Transcript for Learning to live life after divorce
- Now to our next guest, it's an issue for so many families if you are struggling with co-parenting challenges in the aftermath of a divorce. Well, our next guest is here to help.
- And she's a podcast host and the author behind the new book, Moms Moving On Real Life advice on Conquering Divorce Co-parenting Through Conflict and Becoming Your Best Self. Did I get all that right? [LAUGHING] Michelle Dempsey-Multack is here in studio with us. Is it fair to call you-- to call you a divorce expert doesn't seem to come off the right way, but how do you fall into this line of work, if you will?
- If we're going off of personal experience--
TJ HOLMES: Yeah. [LAUGHING]
- I probably might be an expert. I'm a child of divorce, and I personally got divorced when my daughter was two years old, my Bella. And I realized very quickly that there was a need to speak to moms. Like, I went out looking for books, what am I going to read to help me through the divorce process, and it all sounded like it was for a different generation.
So I thought, OK, well, here I am all alone on divorced island. I'm going to create my own thing, so I started writing about it for all the publications I was already writing for, and women were reaching out in droves. Like, oh, my God, you're saying the things that nobody else is saying. You're talking about what it's like to have little kids and share them with somebody you no longer trust or like.
Thank you for that, and with that came deeper questions I didn't know how to answer, so I started the podcast. And with that came, hi, can I just hire you to help me? I need your advice, and so I got certified as a divorce specialist and a co-parenting specialist so that I could speak to the issues and really work one on one with women.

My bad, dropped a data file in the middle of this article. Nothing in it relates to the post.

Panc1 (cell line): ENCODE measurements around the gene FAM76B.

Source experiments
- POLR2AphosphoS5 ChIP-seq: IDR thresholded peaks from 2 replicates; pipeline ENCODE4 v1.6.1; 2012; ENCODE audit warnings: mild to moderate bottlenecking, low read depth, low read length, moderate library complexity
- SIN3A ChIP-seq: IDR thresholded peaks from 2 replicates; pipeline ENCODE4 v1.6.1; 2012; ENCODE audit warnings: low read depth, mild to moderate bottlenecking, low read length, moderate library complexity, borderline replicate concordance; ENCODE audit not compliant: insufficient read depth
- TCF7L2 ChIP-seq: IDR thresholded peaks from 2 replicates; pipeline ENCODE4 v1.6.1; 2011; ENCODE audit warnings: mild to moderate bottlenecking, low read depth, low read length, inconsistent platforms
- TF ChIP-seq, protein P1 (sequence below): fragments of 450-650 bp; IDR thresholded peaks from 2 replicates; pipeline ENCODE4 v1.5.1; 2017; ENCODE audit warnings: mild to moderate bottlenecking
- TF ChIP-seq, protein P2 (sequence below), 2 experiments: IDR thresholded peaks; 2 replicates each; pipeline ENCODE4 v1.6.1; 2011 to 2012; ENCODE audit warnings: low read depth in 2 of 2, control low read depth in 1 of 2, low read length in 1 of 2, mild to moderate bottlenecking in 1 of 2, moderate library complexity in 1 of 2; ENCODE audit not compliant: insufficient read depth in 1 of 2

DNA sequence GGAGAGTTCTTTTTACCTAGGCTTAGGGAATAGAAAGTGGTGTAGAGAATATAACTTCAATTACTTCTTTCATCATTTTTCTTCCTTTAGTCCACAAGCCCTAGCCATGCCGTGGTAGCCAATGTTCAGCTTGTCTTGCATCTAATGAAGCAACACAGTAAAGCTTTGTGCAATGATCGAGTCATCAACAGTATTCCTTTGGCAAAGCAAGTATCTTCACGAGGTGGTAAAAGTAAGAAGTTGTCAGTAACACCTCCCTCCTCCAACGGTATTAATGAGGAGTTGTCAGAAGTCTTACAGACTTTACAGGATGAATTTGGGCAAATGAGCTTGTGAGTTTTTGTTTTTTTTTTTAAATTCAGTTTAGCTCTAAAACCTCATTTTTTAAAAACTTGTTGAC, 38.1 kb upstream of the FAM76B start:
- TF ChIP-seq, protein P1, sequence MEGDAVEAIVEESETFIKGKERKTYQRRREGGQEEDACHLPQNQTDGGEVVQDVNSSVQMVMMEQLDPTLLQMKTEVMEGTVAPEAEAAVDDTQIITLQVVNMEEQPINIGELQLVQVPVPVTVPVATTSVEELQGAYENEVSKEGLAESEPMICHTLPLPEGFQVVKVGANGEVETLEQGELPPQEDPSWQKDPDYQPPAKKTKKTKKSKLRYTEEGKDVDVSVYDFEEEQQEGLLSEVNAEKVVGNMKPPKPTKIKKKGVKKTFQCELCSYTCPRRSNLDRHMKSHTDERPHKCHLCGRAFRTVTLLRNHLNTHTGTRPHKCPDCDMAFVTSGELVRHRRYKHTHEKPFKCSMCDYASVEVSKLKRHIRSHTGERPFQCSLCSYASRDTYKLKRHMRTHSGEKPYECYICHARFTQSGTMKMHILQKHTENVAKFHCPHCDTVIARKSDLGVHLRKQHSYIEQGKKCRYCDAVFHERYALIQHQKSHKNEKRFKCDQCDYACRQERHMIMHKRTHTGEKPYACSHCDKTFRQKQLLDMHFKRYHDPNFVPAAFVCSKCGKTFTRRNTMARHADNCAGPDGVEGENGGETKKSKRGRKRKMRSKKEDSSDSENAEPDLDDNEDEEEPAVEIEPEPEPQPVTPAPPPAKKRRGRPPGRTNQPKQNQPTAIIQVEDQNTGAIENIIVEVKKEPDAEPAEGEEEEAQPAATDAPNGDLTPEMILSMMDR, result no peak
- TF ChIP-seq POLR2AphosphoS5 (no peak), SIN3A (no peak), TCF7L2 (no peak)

- Well, we actually have some very common co-parenting challenges that we'd like you to help us work through, or at least our viewers. You can weigh in with this advice. First up, my ex was horrible to me, and now I have to share custody of our children. How do I manage?
- It's so hard. I think you're normal if that's what you're stressing about, right. Your emotions are raw. Now all of a sudden, you have to kiss your children goodbye and give them over to somebody who you don't have a good relationship with anymore. So first, you have to accept that it's OK to feel this way. But you do have to take a step back and realize that children who have two parents that are willing and able to parent them in a healthy way are lucky.
And it's really important that you put your own feelings aside to realize that the way your ex may have treated you is not how he's going to treat the children or she. And they will have a fine time with the other parent even if things do not go exactly as you want them to unless there are allegations of abuse or violence of any kind or addiction or drug use. Your children are probably going to be in good hands despite the relationship you had with this person.
- Another question we're getting in here for you says I'm newly divorced and spending my first weekend without my kids. How do I cope?